United States District Court, E.D. New York
MEMORANDUM AND ORDER
L. IRIZARRY Chief Judge
Cairo ("Plaintiff) filed the instant action,
pro se, against the Commissioner of Social Security
("Commissioner") appealing the Commissioner's
decision granting her July 20, 2009 application for
disability insurance benefits and supplemental security
income under the Social Security Act (the "Act").
See Certified Administrative Record ("R"),
Dkt. Entry No. 9 at 119-21, 157. The Commissioner moves for
judgment on the pleadings, pursuant to Fed.R.Civ.P. 12(c),
seeking dismissal for lack of subject matter jurisdiction
under Fed.R.Civ.P. 12(b)(1) and because the appeal is
untimely pursuant to Fed.R.Civ.P. 12(b)(6). See Mem.
of Law in Supp. of Def.'s Mot. for J. on the Pleadings
("Def.'s. Mem."), Dkt. Entry No. 13. Plaintiff
opposes the Commissioner's motion. See PL's
Aff in Opp'n to Def.'s Mot. ("PL's
Aff"), Docket Entry No. 11. For the reasons set forth
below, the Commissioner's motion is granted and the
instant appeal is dismissed.
Plaintiff filed her application seeking disability insurance
benefits and supplemental security income under the Act,
Administrative Law Judge Lori Romeo (the " ALJ")
issued a written decision on May 21, 2010, concluding that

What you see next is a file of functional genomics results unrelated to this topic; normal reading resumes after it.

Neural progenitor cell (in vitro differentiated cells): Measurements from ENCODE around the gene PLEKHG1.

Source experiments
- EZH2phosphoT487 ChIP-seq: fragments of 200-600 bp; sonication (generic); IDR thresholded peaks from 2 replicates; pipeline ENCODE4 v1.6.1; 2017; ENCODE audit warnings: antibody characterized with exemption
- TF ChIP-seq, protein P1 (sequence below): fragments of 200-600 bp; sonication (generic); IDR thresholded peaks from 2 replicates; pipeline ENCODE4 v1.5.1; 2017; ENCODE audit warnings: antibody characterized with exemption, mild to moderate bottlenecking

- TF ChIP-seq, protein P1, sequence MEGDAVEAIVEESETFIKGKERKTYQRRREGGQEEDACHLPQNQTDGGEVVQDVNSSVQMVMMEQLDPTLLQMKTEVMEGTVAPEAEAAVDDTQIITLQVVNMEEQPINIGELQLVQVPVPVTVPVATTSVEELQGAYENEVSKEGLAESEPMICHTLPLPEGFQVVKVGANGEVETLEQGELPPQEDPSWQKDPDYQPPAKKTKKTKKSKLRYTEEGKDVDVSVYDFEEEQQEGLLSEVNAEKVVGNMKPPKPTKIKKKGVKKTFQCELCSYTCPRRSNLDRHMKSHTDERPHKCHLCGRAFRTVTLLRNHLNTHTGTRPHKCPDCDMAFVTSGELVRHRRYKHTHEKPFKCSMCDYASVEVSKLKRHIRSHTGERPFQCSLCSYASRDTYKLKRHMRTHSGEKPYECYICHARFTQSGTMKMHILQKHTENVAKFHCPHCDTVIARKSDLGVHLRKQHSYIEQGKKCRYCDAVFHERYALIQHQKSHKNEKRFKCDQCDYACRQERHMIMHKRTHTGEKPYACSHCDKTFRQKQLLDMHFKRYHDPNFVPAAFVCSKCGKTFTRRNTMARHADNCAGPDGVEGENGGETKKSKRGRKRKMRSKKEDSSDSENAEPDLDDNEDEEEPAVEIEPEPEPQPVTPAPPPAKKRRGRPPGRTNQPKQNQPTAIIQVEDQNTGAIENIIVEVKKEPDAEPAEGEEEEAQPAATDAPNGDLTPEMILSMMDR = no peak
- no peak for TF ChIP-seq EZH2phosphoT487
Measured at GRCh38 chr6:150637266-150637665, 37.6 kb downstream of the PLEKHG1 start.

Plaintiff was not disabled within the meaning of the Act. R.
8-19. On July 29, 2011, the ALJ's decision became the
Commissioner's final decision when the Appeals Council
denied Plaintiff's request for review. R. 1-4. On August,
8, 2011, Plaintiff filed an appeal seeking judicial review of
the denial of benefits pursuant to 42 U.S.C. § 405(g).
See Cairo v. Commissioner of Social Security No.
11-cv-03839 (DLI), Dkt. Entry No. 1. On March 26, 2013, this
Court issued a Memorandum and Order (“M & O”)
remanding the case to the Commissioner for further
administrative proceedings. See Cairo v. Comm'r of
Soc. Sec., 2013 WL 1232300 (E.D.N.Y. Mar. 26, 2013).
remand, the Appeals Council vacated the ALJ's decision on
April 19, 2013, and directed further administrative
proceedings be held consistent with the M & O. R. 475-77. The
ALJ held two hearings on April 7, 2014, and September 24,
2014. R. 332-401; 302-29. At both hearings, Plaintiff
appeared and was represented by counsel. Id. During
the September 24, 2014 hearing, Plaintiff's counsel
discussed with the ALJ amending Plaintiff's disability
onset date in order to facilitate a favorable decision by the
ALJ. Id. at 321-25. By letter dated November 24,
2014, Plaintiff, through counsel, requested that the ALJ
amend her alleged disability onset date from May 15, 2009, to
January 1, 2013. Compare R. 205, 458, with
R. 658. On March 31, 2015, the ALJ issued a decision finding
that Plaintiff was disabled, eligible for supplemental
security income, and entitled to disability insurance